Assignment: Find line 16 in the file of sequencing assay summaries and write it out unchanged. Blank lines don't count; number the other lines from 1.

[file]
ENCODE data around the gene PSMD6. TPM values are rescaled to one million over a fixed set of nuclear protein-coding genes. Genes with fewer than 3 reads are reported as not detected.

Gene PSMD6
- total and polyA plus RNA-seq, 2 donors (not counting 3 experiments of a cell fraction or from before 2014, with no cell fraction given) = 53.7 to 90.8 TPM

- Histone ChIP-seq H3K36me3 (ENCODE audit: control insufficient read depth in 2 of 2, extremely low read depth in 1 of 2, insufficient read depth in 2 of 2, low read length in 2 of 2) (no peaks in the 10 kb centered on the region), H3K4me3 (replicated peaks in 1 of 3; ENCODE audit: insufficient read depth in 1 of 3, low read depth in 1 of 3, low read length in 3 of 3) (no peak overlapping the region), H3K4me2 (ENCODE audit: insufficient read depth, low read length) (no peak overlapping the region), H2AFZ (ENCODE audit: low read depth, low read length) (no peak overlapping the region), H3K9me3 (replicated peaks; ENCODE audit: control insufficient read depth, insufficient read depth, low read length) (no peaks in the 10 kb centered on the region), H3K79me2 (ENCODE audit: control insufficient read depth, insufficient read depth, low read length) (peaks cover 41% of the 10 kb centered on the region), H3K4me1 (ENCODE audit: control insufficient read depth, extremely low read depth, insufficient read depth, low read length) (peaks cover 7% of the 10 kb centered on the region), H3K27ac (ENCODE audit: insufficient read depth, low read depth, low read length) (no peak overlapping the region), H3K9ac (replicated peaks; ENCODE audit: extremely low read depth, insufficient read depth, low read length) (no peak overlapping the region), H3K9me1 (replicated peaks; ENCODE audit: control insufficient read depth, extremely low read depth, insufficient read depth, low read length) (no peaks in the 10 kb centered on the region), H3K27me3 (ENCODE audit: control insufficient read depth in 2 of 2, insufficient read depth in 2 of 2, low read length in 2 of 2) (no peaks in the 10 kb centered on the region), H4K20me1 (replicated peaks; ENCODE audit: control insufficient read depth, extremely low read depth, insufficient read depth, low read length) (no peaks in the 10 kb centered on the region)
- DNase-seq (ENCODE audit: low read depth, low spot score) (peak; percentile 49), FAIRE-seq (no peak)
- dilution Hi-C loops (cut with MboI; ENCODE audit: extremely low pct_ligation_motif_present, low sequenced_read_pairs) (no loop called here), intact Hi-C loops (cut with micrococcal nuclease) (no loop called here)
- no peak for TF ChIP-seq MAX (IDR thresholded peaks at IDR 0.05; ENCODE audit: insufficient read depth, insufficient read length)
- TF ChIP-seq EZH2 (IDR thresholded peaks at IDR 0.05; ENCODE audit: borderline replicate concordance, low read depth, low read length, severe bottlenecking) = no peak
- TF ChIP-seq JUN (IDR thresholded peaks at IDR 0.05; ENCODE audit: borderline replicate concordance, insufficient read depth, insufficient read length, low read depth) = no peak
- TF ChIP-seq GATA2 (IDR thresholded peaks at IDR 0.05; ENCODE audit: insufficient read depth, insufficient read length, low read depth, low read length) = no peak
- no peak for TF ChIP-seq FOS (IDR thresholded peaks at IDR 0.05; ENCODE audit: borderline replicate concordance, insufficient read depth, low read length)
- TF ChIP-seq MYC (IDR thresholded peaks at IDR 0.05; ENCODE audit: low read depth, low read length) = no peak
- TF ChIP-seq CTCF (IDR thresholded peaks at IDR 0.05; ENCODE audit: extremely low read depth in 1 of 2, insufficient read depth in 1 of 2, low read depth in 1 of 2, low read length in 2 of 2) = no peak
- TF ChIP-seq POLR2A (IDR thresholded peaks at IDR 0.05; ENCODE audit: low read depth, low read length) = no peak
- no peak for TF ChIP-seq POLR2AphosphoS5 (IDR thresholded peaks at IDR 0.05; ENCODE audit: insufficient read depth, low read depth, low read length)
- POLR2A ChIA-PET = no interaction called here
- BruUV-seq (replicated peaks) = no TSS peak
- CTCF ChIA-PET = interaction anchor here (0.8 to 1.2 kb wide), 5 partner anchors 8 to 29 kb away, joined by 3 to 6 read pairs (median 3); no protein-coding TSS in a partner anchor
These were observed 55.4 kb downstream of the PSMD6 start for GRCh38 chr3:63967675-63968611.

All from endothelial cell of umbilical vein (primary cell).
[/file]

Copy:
- POLR2A ChIA-PET = no interaction called here